The Front Pew
I have always sat in the front pew during mass. My father had us sit in the front pew growing up, and I continued that with my own family. I know my father liked to sit there because he loved to show off his four daughters. We had our hair slicked back in buns, our cutest dresses on, and shiny Mary Jane shoes every Sunday. He would march us all into the front pew, beaming with pride. Everyone in the church could see us because we were in the front pew, and my father loved that. People would wave to us and smile when we all walked in and knelt down. I continued sitting in that spot to this day because I think it’s less distracting when you have no one in between you and the altar. It kept my children more focused and it keeps me accountable also.
I have always prayed that when my children became adults, they’d continue to attend mass on Sunday mornings. During their first two years of college, I would text every week and ask if they did. I finally realized that I couldn’t directly control that anymore, but a mother can pray, right? So, I have prayed and still pray that they remain Catholic and attend mass. It’s funny that when I pray this, I’m picturing them in mass and they are in the front pew.
My 27-year-old son, Aaron Jay Ledesma, who is gay, stopped attending mass at some point. I didn’t push him to go back or shame him, but I would still mention it once in a while and I continued to pray. When Pope Francis made his visit to the United States four years ago, Aaron was invited to the White House to be a part of the welcoming event. Pope Francis was bringing Aaron back to the church with his now famous quote,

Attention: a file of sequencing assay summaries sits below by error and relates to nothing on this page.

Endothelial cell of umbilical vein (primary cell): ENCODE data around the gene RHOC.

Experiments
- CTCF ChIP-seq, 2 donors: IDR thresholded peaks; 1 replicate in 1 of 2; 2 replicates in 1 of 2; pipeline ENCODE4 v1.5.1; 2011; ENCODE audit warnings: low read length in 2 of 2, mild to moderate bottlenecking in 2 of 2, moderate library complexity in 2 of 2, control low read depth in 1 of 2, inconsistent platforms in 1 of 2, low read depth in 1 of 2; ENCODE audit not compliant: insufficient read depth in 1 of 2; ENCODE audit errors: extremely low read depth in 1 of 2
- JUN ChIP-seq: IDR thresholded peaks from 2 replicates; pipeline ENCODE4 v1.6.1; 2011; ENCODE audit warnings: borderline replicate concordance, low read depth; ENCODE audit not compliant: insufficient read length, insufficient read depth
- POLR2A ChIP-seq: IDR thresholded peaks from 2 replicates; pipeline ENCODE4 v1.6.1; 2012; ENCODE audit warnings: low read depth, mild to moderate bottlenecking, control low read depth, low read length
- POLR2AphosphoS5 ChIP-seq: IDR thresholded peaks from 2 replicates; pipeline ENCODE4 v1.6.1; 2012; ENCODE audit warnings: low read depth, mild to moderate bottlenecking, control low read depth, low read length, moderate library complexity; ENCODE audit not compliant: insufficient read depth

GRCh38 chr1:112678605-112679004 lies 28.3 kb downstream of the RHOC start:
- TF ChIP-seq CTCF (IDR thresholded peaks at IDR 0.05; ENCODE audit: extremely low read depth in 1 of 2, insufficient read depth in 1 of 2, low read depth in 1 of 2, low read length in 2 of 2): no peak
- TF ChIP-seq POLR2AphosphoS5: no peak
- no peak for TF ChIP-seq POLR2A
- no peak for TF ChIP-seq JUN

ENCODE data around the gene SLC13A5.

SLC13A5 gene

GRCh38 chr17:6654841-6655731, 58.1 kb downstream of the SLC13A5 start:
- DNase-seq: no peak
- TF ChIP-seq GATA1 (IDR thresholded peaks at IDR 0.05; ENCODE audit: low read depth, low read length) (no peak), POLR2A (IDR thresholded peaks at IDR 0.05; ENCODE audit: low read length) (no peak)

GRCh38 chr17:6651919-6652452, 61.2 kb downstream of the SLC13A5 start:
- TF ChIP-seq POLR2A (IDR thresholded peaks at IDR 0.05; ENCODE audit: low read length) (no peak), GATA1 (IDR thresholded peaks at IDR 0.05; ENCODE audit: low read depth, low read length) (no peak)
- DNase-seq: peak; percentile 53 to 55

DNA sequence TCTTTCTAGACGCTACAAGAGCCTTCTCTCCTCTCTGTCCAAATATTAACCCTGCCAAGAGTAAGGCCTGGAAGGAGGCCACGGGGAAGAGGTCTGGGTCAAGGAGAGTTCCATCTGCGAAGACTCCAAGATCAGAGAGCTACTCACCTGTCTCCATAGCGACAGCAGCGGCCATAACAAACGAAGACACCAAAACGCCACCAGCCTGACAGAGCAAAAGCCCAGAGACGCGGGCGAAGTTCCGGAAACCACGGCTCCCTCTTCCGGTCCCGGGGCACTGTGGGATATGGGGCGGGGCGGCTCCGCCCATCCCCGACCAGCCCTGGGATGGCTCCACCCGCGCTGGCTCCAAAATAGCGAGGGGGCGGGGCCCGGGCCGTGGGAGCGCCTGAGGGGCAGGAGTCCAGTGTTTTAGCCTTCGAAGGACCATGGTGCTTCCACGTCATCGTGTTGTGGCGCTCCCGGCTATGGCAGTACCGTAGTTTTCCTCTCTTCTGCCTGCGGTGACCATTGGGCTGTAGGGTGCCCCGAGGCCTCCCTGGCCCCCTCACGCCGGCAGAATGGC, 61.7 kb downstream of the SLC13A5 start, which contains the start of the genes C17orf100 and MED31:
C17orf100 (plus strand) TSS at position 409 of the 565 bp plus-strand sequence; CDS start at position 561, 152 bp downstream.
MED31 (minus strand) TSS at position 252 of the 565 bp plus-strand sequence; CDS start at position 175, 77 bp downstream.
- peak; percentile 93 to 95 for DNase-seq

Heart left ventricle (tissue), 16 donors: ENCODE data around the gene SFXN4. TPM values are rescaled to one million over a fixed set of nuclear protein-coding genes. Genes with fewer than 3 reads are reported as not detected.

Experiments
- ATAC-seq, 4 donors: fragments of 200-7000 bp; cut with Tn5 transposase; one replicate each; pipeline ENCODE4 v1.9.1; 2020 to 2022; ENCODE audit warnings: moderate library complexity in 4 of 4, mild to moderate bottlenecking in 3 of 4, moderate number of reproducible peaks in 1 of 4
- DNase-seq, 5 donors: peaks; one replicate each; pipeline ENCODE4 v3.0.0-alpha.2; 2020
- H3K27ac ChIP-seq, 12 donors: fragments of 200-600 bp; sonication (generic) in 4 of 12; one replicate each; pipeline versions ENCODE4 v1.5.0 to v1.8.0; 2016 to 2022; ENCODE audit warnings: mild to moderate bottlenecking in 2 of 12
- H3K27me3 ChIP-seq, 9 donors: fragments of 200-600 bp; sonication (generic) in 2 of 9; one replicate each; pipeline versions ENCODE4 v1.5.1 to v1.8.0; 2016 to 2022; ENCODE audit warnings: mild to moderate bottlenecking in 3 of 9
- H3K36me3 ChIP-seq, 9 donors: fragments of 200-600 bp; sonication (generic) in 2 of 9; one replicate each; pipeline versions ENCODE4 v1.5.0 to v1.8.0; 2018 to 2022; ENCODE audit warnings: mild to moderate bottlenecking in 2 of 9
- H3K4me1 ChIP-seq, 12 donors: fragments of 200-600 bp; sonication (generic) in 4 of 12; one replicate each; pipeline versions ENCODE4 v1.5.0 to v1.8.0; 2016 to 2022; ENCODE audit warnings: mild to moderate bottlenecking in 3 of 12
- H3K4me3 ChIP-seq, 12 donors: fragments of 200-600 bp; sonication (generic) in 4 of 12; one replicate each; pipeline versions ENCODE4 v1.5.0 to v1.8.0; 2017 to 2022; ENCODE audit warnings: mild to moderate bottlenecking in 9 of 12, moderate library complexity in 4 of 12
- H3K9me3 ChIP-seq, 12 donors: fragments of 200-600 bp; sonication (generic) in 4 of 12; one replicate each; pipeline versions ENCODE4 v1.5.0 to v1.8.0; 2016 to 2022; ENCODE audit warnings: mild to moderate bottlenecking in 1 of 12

“If a person is gay and seeks out the Lord and is willing, who am I to judge that person?”
Aaron had a new boyfriend, Tim, when he received the invitation to the White House and he asked him if he’d join him. Tim was also raised Catholic, but had also stopped attending mass. Tim went with him to greet Pope Francis, but mostly out of support. I can’t tell you how hopeful I was that Aaron was dating someone Catholic and that they might make their way back to the church together! That didn’t happen four years ago, though. Aaron went to mass periodically from 2015–2017, but wasn’t really committed and Tim didn’t join him. Neither of them went to mass at all in 2018. Everyone has a different journey with God. I respect that, and I kept praying. In my prayers, they were in mass in the front pew.
In February of this year, Aaron’s uncle passed away. Aaron and Tim flew to Texas to help with the Catholic Vigil, rosary, funeral mass and burial. Something started stirring in them. When they arrived back in Virginia, in a weird (spiritual?) series of events, Tim began reflecting on faith and church. He finally shared his thoughts with Aaron, and they went to their first mass together on the First Sunday of Lent.
When Aaron told me that, I was so happy and prayed they would keep going. I knew they must have felt accepted, welcomed and included for them to go back. I wanted Aaron to proudly sit in the front pew with Tim next to him. When I thought of him “proudly” sitting there, it made me think of my father. Instead of the front pew just being about less distractions, I realize that what I really wanted is for Aaron to be there proudly where people can see him and not hiding in the back because he’s gay. I want him to know that everyone may be looking at him, but in a way that people looked at my father with his daughters — in a loving way.
Aaron and Tim have now found a wonderful, Catholic Church where they feel welcomed and included. They recently became official parishioners there and guess where they sit on Sundays….
The front pew!